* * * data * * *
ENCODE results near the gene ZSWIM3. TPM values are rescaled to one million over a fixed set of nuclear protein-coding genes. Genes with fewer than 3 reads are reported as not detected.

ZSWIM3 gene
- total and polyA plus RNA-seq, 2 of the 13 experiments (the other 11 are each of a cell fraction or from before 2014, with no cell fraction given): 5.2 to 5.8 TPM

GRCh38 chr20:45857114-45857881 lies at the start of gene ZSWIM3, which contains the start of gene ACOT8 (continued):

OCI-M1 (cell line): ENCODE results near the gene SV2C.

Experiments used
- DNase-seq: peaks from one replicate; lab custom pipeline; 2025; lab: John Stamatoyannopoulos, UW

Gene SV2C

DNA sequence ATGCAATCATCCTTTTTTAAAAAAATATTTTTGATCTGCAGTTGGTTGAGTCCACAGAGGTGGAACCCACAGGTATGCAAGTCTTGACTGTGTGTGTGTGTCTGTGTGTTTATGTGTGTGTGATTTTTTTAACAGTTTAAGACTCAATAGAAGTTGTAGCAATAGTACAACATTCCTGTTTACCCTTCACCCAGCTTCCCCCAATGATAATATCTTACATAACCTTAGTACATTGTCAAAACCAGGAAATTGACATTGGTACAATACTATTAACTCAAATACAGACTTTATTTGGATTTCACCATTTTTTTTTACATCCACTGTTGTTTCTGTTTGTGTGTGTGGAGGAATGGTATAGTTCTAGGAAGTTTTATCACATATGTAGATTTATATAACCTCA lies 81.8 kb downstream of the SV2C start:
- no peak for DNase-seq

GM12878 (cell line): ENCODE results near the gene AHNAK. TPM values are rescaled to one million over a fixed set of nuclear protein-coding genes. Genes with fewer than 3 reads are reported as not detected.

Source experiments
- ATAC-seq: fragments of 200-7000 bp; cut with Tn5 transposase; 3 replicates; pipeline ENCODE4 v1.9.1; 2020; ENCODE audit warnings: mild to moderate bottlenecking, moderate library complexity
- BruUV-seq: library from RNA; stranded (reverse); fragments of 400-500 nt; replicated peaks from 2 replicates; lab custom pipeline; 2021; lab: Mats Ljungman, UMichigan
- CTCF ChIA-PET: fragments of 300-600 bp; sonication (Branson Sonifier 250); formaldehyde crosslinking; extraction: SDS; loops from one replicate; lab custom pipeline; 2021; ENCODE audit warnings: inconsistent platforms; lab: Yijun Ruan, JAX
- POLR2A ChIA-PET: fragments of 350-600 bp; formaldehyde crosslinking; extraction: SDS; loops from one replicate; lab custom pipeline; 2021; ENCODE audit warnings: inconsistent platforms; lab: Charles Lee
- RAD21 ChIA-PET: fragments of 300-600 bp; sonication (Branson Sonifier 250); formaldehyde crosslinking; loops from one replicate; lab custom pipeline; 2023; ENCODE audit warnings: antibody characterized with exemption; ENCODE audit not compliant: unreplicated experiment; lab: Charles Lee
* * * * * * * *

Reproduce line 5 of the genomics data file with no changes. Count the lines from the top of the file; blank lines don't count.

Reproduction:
OCI-M1 (cell line): ENCODE results near the gene SV2C.